• Richard A. Heyman was elected mayor of Key West, in 1983, becoming the first openly LGBT mayor in Florida and one of the first openly LGBT mayors in the United States (Robert F. Gentry of Laguna Beach, California, and John Laird of Santa Cruz, California were both elected the same year).[85]
    • J.P. Sasser – mayor of Pahokee; came out in 2006, while in his third term in office[86]
    • Ken Keechl – first openly LGBT person to serve on the Broward County Commission (elected 2006), and to serve as vice mayor (2008) and mayor (2009) of Broward County (mayor and vice mayor are chosen by vote on commissioners)[87]
    • Craig Lowe – first openly LGBT mayor of Gainesville (and of any north Florida city); elected 2010[88]
    • Teri Johnston – first openly lesbian mayor of Key West and first openly lesbian mayor in Florida in 2018.[89]
    • Justin Flippen – first openly gay mayor of Wilton Manors in 2018.[90]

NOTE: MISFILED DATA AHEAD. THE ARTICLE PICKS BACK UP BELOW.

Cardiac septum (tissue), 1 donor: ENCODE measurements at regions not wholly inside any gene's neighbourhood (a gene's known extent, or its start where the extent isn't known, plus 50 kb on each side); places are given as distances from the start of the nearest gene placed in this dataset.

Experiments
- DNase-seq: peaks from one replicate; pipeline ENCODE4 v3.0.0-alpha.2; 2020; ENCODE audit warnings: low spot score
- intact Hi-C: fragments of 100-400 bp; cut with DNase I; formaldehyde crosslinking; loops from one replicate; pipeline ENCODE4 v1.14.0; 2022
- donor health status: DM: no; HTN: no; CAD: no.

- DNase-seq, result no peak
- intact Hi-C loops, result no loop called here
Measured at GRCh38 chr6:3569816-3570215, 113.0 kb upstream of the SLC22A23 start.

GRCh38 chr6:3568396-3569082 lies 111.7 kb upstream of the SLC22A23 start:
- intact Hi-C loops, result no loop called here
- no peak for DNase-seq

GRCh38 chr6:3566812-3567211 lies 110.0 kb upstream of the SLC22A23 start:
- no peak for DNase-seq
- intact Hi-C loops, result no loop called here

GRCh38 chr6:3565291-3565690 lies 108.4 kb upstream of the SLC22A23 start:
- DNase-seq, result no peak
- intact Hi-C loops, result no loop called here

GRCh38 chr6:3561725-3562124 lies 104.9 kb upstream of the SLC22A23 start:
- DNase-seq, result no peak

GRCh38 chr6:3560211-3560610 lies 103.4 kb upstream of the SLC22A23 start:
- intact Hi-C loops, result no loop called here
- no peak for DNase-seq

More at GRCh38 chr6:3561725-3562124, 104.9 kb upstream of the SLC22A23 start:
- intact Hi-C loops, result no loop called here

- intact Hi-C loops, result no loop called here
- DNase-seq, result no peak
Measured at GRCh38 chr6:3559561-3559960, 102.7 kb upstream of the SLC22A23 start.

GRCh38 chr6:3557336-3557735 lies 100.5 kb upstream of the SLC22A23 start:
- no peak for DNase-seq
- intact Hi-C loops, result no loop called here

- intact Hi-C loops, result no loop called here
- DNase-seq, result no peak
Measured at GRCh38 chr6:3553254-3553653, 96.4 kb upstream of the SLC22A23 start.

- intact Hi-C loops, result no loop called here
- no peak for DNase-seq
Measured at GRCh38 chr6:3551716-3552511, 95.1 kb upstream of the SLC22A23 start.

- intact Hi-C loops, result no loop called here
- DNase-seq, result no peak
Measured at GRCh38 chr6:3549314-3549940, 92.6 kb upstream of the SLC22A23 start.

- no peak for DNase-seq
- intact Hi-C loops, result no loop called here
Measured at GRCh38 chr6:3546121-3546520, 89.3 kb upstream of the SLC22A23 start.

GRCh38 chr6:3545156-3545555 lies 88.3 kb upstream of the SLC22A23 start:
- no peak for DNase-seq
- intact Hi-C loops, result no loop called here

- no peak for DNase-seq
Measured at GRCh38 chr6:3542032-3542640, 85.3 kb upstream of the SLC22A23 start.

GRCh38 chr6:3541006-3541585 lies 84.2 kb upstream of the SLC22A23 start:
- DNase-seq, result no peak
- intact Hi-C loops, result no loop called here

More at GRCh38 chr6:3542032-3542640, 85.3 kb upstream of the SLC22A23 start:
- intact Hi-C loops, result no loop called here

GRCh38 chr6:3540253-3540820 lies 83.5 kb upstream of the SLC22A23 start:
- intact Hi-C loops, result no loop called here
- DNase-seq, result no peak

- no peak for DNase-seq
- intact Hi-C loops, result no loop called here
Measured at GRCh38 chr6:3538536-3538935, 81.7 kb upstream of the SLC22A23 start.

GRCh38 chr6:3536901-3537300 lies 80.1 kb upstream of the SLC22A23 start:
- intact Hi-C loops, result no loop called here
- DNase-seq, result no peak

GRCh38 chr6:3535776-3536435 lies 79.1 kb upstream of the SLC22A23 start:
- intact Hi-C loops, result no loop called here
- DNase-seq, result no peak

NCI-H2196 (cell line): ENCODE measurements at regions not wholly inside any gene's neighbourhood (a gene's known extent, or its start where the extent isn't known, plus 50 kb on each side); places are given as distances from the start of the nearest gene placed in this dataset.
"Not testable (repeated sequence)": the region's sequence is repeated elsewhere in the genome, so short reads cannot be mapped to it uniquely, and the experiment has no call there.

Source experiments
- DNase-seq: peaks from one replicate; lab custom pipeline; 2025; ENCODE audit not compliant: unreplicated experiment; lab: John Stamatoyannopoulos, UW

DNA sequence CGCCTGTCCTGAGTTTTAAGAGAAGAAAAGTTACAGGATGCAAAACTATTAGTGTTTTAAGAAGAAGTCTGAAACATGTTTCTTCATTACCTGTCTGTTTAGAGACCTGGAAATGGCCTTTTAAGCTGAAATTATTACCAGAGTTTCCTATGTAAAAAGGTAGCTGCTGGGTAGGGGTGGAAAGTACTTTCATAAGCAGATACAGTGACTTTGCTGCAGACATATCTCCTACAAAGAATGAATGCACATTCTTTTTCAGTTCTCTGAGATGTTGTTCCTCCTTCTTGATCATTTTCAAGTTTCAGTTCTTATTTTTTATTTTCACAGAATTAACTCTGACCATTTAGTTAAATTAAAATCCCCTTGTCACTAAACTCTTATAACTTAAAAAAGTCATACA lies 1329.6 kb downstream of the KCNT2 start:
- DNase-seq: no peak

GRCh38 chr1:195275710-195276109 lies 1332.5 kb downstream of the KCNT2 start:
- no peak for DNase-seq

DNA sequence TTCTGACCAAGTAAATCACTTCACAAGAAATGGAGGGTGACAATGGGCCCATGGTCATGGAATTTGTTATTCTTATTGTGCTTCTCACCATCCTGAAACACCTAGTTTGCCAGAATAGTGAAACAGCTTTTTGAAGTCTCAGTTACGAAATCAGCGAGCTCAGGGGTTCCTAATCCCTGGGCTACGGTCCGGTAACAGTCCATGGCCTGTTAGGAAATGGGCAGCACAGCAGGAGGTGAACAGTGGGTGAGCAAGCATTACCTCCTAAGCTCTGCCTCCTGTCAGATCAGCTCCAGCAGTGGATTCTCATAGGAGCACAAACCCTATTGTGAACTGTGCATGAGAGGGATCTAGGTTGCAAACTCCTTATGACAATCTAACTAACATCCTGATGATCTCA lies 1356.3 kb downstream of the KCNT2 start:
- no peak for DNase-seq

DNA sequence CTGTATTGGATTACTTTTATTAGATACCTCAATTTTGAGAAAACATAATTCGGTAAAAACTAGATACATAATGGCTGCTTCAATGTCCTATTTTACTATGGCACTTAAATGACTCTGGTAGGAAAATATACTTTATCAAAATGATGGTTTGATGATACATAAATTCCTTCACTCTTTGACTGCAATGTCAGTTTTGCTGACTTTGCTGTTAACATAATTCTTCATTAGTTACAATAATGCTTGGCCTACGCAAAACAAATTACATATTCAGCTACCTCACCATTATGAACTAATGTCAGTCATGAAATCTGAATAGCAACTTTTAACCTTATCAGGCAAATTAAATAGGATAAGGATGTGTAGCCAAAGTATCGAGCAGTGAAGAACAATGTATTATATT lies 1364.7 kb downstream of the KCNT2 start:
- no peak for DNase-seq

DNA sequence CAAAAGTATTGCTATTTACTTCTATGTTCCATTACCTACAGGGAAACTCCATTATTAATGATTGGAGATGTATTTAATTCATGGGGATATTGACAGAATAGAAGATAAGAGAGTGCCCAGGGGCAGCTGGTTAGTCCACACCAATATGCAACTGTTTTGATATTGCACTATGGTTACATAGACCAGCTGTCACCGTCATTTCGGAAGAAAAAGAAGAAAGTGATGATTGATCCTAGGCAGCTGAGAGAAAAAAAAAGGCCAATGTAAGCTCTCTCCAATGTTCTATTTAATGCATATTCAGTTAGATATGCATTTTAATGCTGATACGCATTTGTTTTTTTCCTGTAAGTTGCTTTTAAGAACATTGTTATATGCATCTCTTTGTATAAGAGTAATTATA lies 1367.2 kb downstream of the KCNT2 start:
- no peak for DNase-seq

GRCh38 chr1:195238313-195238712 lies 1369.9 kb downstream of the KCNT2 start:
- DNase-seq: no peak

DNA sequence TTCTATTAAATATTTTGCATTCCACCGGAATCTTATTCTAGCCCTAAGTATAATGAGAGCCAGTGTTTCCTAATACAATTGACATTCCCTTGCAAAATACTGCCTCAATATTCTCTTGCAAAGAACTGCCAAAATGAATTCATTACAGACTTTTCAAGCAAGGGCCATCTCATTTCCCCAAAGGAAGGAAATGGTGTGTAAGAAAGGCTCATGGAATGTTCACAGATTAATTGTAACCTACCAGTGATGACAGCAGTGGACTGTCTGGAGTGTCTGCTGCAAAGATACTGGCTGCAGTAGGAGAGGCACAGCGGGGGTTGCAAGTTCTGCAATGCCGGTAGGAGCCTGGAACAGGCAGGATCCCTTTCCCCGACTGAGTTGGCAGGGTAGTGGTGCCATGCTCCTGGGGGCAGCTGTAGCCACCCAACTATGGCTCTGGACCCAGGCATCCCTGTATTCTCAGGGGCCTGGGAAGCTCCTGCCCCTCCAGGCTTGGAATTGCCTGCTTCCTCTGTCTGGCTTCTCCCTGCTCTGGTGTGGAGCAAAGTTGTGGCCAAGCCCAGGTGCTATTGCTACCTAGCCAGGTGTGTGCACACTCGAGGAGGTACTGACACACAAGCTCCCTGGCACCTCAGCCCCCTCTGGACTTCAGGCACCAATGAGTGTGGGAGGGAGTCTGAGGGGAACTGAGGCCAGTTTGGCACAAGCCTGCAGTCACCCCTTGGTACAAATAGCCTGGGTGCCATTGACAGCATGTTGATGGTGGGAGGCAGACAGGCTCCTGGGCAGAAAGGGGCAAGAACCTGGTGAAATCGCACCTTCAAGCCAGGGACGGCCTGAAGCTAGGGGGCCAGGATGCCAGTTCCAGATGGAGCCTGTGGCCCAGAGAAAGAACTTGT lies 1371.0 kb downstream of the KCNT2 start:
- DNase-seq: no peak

• Dean Trantalis – first openly gay mayor of Fort Lauderdale in 2018.[91]
    • Jane Castor – first openly lesbian mayor of Tampa in 2019.[92][93]
  • Georgia
    • Cathy Woolard was elected to the Atlanta City Council in 1997, becoming the first openly LGBT elected official in the state of Georgia. She went on to become council president.[16]
    • Ben Ku was elected to the Gwinnett County Board of Commissioners in 2018, becoming the first openly LGBT official to be elected to the Gwinnett County Board of Commissioners.[94]
  • Hawaii
    • Tim Riley, was elected to the Waianae neighborhood board in February 2019.[95]
  • Illinois